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f6-sensors-12-03762: Proposed model of action in enteric bacteria. Ester protected DPD analogs diffuse into the cell, where esterases hydrolyze the ester pro-DPD and analogs and the DPD or analogs are subsequently phosphorylated by LsrK.

Mentions: In conclusion, we have shown that ester derivatives of DPD analogs can be hydrolyzed inside bacterial cells to reveal the biologically active diol unit for quorum sensing disruption. We reveal that it is possible to achieve selectivity of QS modulation amongst closely related bacteria (in our case, between E. coli and S. typhimurium) via the use of ester protection of the diol unit of AI-2. The origin of this selectivity remains unknown at this moment but it could be a number of several factors, including selective permeation of the analogs or different sensitivities of the esterases required for analog hydrolysis in the different bacteria (Figure 6). Future work will be aimed at obtaining a more in depth molecular understanding of these interesting observations. This work adds to the growing list of different strategies that can be used to intercept AI-2 signaling in diverse bacteria [13,35–38].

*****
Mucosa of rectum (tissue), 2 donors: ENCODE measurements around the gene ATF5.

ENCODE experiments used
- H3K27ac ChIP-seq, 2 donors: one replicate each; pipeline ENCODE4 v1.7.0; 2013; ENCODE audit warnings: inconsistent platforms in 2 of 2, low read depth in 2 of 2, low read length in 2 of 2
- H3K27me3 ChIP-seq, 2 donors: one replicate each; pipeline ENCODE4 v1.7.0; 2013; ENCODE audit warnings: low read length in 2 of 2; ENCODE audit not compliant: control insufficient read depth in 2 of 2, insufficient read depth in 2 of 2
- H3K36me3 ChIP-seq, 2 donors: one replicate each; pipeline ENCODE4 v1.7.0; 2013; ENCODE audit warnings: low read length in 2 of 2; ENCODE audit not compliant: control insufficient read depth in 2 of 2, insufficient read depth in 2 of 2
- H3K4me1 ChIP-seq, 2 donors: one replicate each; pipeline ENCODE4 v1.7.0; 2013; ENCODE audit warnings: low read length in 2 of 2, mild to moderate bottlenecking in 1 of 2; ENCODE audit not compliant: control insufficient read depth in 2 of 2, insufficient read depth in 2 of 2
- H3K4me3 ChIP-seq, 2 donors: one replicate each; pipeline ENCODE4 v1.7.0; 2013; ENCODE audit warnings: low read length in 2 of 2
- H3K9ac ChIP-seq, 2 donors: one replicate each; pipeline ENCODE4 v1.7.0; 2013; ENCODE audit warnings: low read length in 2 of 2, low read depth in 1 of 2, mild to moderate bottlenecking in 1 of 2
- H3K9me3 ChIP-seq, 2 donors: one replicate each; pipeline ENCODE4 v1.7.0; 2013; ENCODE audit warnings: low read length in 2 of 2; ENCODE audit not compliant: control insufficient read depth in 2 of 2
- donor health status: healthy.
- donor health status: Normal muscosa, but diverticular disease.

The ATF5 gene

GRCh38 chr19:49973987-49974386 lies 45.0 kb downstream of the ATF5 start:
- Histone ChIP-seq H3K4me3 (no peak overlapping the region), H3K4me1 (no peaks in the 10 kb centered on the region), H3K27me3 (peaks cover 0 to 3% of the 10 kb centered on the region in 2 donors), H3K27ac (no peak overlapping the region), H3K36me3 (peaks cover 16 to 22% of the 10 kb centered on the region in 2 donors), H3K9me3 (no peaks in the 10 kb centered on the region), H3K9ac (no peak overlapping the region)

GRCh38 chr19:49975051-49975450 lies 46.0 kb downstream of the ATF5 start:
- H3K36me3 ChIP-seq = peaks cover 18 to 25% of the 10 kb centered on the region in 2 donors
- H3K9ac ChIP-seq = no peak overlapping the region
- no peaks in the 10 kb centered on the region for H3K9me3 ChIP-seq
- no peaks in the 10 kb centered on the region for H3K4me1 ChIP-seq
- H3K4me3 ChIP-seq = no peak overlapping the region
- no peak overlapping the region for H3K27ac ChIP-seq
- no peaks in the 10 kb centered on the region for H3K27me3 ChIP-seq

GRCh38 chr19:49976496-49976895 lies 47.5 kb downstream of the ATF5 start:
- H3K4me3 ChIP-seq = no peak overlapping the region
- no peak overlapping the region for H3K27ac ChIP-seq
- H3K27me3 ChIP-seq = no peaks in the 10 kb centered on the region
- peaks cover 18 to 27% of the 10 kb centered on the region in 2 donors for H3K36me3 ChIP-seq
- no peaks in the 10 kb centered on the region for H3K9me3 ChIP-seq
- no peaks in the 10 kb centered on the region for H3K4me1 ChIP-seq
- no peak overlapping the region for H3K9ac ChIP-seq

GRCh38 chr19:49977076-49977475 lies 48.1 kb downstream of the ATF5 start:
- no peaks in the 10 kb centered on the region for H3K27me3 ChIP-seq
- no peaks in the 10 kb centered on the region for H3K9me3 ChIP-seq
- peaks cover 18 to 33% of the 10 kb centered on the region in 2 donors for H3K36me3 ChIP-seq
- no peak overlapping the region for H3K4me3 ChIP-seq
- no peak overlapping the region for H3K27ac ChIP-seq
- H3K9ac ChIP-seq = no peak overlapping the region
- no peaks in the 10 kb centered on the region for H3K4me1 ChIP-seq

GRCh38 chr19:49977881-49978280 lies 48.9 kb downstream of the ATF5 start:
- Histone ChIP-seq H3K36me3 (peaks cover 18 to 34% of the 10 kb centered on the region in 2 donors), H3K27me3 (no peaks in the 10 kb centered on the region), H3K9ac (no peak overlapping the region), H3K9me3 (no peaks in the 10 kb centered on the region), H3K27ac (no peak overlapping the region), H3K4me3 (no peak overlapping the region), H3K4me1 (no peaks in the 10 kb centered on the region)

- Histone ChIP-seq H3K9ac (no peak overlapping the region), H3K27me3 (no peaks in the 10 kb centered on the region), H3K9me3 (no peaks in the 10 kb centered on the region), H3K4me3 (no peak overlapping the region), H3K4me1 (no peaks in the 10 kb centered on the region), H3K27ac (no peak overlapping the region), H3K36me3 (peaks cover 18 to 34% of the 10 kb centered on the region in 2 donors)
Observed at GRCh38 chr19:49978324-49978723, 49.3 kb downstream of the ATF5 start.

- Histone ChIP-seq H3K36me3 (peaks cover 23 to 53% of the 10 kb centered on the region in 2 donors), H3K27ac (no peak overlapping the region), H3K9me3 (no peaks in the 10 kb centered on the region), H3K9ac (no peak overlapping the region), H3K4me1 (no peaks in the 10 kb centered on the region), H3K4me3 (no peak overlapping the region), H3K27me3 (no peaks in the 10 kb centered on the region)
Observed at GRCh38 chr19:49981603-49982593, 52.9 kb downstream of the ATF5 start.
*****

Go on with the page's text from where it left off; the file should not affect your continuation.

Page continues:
A pro-drug approach for selective modulation of AI-2-mediated bacterial cell-to-cell communication.

Guo M, Gamby S, Nakayama S, Smith J, Sintim HO - Sensors (Basel) (2012)

Proposed model of action in enteric bacteria. Ester protected DPD analogs diffuse into the cell, where esterases hydrolyze the ester pro-DPD and analogs and the DPD or analogs are subsequently phosphorylated by LsrK.
© Copyright Policy
Related In: Results  -  Collection

License
Show All Figures
getmorefigures.php?uid=PMC3376627&req=5

f6-sensors-12-03762: Proposed model of action in enteric bacteria. Ester protected DPD analogs diffuse into the cell, where esterases hydrolyze the ester pro-DPD and analogs and the DPD or analogs are subsequently phosphorylated by LsrK.